Migraine Gets on My Nerves
Have you heard of the trigeminal nerve? It’s also called the 5th cranial nerve and is responsible for motor control, touch sensation, and pain perception throughout the eyes, face, cheeks, jaw, and head. It is the largest of all cranial nerves. While not the ultimate cause of the pain involved in migraine, it certainly has a big part to play.
Functional problems with the trigeminal nerve are not the cause of migraine. Migraine actually begins deep inside the brain. Abnormal functioning of the trigeminal nerve occurs both during the acute phase and between attacks. These changes are not affected by disease duration or attack frequency. Taking abortive medication does not correct the problem either. Disruptions in the functioning of the trigeminal nerve occur on both sides of the head, even when pain is only felt on one side. This discovery led researchers to conclude that the problem actually starts in the brainstem. The problem lies with the way the brain perceives and interprets stimuli.
Most of us know that we are extra-sensitive to stimuli. The good news is that there is scientific evidence to prove we are not imagining it. Our trigeminal nerve over-reacts because of some yet-undiscovered problem deep inside our brainstem. Now let’s look at exactly what areas are affected by this trigeminal nerve.
The trigeminal nerve starts in the brainstem, forming a single nerve root on either side of the brain. That nerve root then branches out across the front of the head and face, providing sensation to the top of the head, forehead, eyes, nose, cheeks, mouth, teeth, and jaw. It is the largest cranial nerve and takes up a lot of real estate on our heads. From each nerve root, three main branches spread across each side of the face and head: ophthalmic, maxillary, and mandibular nerves.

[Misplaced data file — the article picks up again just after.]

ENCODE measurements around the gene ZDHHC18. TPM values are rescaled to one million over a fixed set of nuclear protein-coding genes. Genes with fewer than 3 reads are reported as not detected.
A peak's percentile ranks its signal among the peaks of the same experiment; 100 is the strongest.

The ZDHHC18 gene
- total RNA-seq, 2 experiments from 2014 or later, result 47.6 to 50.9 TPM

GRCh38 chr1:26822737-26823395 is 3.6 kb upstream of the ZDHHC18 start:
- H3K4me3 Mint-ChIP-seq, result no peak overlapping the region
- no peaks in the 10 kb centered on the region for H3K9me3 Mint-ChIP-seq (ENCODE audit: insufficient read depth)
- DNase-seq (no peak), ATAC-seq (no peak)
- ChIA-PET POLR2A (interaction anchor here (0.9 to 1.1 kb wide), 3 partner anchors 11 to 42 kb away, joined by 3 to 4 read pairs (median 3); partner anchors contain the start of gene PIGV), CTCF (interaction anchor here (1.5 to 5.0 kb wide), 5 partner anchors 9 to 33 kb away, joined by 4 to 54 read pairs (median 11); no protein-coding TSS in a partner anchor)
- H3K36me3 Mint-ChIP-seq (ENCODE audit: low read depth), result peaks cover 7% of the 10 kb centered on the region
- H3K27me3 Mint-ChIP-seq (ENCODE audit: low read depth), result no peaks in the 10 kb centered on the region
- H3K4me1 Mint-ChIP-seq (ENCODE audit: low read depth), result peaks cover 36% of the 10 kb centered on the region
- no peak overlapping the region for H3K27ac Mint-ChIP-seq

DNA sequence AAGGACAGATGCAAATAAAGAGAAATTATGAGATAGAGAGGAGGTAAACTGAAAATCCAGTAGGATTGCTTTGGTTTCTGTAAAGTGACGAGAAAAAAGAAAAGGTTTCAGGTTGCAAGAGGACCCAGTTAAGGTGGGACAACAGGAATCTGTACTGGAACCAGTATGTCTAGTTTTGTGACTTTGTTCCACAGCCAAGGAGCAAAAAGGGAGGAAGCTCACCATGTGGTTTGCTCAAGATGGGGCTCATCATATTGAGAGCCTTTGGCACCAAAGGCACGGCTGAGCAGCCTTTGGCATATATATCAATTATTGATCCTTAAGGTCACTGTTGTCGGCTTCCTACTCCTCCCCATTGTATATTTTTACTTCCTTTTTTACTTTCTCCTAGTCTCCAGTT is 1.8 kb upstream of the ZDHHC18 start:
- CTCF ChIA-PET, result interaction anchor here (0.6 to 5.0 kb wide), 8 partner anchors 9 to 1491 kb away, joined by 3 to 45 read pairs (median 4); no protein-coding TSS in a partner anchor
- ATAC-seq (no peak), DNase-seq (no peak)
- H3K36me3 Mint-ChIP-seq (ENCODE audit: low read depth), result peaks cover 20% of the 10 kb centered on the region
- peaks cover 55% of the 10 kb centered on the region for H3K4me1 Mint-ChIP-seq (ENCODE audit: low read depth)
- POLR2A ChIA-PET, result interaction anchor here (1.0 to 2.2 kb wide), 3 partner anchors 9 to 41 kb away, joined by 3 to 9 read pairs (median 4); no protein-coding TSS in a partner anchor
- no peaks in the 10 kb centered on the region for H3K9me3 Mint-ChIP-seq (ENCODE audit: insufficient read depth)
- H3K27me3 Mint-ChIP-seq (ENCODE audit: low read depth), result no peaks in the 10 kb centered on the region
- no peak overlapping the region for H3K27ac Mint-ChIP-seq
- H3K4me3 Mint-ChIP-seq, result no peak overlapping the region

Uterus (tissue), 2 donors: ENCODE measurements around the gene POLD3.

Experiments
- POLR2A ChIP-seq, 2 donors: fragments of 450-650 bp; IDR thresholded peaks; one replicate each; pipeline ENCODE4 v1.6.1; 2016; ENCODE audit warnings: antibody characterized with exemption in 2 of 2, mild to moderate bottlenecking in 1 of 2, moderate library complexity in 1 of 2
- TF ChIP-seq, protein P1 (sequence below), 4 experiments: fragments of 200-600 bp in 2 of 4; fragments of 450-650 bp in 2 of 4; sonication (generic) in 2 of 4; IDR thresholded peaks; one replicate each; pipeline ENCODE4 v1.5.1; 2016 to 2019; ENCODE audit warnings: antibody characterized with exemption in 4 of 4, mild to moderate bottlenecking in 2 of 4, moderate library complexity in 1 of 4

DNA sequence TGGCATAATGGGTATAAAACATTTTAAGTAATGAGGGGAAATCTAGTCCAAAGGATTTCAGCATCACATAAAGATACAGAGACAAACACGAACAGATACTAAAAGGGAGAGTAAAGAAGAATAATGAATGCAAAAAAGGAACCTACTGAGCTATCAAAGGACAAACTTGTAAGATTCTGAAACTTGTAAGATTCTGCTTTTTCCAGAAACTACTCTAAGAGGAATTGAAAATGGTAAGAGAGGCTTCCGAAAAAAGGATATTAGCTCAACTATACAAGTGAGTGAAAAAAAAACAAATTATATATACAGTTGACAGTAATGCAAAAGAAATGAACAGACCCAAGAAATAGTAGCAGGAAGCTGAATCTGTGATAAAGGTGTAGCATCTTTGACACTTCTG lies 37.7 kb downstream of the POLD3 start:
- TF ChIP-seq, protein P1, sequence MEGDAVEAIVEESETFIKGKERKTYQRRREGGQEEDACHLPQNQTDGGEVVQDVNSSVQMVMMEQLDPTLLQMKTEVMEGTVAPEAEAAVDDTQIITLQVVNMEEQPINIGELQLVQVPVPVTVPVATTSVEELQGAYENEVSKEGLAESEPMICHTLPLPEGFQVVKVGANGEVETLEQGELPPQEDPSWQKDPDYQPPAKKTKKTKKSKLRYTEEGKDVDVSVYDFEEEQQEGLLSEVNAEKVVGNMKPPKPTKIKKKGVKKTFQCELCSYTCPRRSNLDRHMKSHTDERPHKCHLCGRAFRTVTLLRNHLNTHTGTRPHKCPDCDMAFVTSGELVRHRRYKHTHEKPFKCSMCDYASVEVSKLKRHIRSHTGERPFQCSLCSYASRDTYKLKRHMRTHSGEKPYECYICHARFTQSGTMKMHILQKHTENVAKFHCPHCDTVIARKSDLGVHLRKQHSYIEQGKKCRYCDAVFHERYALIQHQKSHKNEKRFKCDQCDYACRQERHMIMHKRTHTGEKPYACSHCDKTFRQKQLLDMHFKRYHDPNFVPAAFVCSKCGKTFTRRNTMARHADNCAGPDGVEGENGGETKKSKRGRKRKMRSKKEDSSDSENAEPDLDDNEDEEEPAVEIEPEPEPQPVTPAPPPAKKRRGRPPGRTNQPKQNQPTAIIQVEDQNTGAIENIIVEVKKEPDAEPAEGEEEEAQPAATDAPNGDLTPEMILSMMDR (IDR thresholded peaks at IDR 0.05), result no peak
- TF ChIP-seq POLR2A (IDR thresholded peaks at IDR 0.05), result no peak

This is the uppermost branch that spreads across the scalp and forehead. It is responsible for sensation and pain perception in these areas:
- Frontal sinus
- Ethmoidal sinus
- Upper eyelid
- Bridge and tip of nose
In addition to sensory input, it is also responsible for the lacrimal gland that produces tears in the eyes.
The maxillary nerve spreads across the temple and face, down to the upper jaw. The sphenopalatine ganglion (SPG) is located just below the terminal ends of this nerve deep inside the maxillary sinuses. It is responsible for sensation and pain perception in these areas:
- Lower eyelid
- Maxillary sinus
- Nasal cavity
- Upper lip
- Upper jaw, plus teeth and gums
- Roof of mouth
The mandibular nerve spreads across the lower third of the face, lower jaw, and mouth. It even spreads across the temple and above the ear. It is responsible for sensation and pain perception in these areas:
- Scalp area above the ear (temple)
- External ear
- Lower lip
- Lower jaw, plus teeth and gums
- Anterior 2/3rd of tongue (not taste)
- Floor of mouth
Because the trigeminal nerve covers such a wide area of the face and head, it is easy to see how inflammation and irritation of this nerve can create such a wide variety of painful responses. No wonder our symptoms are so varied! One person will feel pain in and around the eye. Another will feel pain in the face and cheeks, similar to the pain of a sinus infection. Yet another will complain of phantom tooth pain. Sometimes the forehead, or temple, or even the ears hurt. The combinations appear limitless.
While other nerves that affect the rest of the head are also involved in pain perception, when it comes to migraine, the trigeminal nerve has a lot to answer for. Quite literally, migraine gets on my nerves.
When it comes to planning vacations or other events where travel is required, how much does migraine factor into your decision-making?